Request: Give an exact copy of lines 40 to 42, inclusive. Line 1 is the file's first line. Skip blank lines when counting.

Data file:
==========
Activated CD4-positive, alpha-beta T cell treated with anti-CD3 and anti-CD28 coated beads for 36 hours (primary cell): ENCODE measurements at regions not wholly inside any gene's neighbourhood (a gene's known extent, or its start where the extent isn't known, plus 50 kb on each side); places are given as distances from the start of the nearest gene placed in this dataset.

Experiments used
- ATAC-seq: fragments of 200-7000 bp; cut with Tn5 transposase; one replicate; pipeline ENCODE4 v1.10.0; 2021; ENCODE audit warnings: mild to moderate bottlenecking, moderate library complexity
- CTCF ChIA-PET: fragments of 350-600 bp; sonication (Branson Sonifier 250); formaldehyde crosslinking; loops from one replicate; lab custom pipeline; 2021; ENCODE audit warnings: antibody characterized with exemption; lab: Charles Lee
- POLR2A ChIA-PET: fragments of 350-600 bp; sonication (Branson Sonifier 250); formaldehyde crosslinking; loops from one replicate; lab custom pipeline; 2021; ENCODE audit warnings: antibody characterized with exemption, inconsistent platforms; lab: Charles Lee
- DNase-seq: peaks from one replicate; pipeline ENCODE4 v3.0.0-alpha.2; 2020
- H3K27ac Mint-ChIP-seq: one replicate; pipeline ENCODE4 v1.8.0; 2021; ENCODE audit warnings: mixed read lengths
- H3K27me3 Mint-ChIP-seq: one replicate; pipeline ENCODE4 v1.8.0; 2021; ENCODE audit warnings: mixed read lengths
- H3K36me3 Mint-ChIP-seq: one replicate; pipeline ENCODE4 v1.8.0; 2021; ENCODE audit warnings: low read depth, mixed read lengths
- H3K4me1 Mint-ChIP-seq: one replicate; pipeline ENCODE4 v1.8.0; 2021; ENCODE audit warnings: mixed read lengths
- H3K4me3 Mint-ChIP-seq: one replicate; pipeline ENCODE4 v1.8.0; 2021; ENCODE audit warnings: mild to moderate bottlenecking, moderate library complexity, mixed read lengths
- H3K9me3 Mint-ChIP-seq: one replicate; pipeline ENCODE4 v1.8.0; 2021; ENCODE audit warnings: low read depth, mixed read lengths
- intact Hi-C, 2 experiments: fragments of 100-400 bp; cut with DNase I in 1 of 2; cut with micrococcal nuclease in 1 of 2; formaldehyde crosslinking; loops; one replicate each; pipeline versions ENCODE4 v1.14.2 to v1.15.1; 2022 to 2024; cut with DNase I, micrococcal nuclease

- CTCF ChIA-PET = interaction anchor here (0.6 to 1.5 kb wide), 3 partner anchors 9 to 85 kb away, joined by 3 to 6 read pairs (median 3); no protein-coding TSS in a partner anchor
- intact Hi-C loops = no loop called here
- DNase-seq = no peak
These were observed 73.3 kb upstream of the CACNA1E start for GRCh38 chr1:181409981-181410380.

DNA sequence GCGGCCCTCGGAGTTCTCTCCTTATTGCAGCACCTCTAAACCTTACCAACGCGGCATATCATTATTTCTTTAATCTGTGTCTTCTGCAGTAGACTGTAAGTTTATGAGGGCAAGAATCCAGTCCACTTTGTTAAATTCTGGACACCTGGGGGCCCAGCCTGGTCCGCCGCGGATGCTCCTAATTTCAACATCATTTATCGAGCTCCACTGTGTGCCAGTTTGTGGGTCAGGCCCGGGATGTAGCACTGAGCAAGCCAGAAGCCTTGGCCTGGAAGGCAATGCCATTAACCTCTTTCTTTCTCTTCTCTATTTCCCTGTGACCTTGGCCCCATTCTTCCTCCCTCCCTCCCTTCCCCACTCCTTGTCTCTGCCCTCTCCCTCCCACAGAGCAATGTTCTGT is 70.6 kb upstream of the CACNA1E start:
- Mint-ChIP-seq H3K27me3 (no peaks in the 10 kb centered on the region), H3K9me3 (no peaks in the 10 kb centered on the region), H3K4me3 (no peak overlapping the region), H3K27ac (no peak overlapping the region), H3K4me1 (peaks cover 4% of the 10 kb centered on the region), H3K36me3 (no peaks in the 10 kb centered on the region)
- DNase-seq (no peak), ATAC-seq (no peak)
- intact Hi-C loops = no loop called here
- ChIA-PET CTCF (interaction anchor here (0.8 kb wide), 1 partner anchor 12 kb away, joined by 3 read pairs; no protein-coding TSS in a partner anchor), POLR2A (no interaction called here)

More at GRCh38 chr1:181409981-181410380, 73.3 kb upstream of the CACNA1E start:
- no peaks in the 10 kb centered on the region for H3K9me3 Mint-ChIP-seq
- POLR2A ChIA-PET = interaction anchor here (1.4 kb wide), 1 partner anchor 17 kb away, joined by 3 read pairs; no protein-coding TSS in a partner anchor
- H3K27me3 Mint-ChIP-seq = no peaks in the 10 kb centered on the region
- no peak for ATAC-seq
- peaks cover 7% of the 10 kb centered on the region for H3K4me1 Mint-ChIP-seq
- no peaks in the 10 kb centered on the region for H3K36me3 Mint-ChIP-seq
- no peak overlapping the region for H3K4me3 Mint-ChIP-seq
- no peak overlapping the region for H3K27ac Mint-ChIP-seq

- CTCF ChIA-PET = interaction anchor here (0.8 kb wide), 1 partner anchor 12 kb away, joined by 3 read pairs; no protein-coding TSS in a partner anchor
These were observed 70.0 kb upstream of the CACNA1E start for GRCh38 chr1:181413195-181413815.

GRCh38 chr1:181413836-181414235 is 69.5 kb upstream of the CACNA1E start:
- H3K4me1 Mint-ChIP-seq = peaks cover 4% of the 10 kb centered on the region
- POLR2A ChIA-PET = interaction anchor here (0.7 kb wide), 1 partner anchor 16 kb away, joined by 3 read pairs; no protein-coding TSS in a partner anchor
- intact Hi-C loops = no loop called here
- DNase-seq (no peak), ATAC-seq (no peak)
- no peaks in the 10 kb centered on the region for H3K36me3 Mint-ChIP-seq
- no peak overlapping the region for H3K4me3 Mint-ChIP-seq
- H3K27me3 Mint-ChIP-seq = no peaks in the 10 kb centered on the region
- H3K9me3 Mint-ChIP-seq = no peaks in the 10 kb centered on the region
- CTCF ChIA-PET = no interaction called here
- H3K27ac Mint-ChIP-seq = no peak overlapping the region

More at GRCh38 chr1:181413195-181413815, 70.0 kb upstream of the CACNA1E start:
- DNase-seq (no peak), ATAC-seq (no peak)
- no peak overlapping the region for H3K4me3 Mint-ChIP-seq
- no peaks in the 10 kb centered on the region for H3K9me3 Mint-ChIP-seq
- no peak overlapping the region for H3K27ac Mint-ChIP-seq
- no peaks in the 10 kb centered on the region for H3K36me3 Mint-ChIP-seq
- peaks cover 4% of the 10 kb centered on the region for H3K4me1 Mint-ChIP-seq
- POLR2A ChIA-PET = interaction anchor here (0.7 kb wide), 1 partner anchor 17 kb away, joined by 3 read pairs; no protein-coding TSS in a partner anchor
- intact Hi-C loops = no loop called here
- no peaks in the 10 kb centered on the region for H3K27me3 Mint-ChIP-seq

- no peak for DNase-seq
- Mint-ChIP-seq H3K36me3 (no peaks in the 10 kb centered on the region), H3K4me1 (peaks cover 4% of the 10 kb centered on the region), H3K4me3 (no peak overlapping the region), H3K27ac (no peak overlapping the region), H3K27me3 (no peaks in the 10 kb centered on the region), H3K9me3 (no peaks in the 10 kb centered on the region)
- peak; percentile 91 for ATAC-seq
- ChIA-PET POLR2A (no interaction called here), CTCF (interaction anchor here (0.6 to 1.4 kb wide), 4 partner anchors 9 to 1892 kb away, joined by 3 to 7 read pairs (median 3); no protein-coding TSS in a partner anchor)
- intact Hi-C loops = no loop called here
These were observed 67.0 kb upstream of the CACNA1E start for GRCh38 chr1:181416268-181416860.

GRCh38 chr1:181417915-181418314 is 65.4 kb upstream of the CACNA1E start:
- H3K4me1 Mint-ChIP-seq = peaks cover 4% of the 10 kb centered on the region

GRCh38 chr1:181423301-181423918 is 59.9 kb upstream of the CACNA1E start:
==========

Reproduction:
- no peak overlapping the region for H3K4me3 Mint-ChIP-seq
- H3K27me3 Mint-ChIP-seq = no peaks in the 10 kb centered on the region
- H3K9me3 Mint-ChIP-seq = no peaks in the 10 kb centered on the region